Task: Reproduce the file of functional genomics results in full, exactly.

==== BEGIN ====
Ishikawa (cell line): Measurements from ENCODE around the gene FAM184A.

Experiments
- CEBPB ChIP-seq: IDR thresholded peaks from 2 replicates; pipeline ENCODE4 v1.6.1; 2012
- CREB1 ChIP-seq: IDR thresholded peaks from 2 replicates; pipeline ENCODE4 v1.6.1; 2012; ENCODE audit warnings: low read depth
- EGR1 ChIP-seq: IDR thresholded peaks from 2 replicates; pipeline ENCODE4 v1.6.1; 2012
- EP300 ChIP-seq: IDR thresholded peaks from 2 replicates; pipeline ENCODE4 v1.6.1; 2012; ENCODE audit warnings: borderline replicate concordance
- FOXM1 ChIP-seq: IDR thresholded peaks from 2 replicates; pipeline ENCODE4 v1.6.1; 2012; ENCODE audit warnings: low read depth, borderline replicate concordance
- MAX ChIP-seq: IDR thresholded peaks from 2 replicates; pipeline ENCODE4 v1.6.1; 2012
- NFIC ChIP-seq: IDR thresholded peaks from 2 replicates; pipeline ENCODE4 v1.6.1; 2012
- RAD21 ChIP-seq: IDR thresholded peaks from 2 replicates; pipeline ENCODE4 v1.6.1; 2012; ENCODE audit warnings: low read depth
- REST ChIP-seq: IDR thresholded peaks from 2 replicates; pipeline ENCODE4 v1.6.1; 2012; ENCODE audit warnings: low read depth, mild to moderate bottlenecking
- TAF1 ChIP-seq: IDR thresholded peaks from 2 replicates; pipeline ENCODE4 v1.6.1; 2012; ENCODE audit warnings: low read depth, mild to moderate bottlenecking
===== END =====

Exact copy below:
Ishikawa (cell line): Measurements from ENCODE around the gene FAM184A.

Experiments
- CEBPB ChIP-seq: IDR thresholded peaks from 2 replicates; pipeline ENCODE4 v1.6.1; 2012
- CREB1 ChIP-seq: IDR thresholded peaks from 2 replicates; pipeline ENCODE4 v1.6.1; 2012; ENCODE audit warnings: low read depth
- EGR1 ChIP-seq: IDR thresholded peaks from 2 replicates; pipeline ENCODE4 v1.6.1; 2012
- EP300 ChIP-seq: IDR thresholded peaks from 2 replicates; pipeline ENCODE4 v1.6.1; 2012; ENCODE audit warnings: borderline replicate concordance
- FOXM1 ChIP-seq: IDR thresholded peaks from 2 replicates; pipeline ENCODE4 v1.6.1; 2012; ENCODE audit warnings: low read depth, borderline replicate concordance
- MAX ChIP-seq: IDR thresholded peaks from 2 replicates; pipeline ENCODE4 v1.6.1; 2012
- NFIC ChIP-seq: IDR thresholded peaks from 2 replicates; pipeline ENCODE4 v1.6.1; 2012
- RAD21 ChIP-seq: IDR thresholded peaks from 2 replicates; pipeline ENCODE4 v1.6.1; 2012; ENCODE audit warnings: low read depth
- REST ChIP-seq: IDR thresholded peaks from 2 replicates; pipeline ENCODE4 v1.6.1; 2012; ENCODE audit warnings: low read depth, mild to moderate bottlenecking
- TAF1 ChIP-seq: IDR thresholded peaks from 2 replicates; pipeline ENCODE4 v1.6.1; 2012; ENCODE audit warnings: low read depth, mild to moderate bottlenecking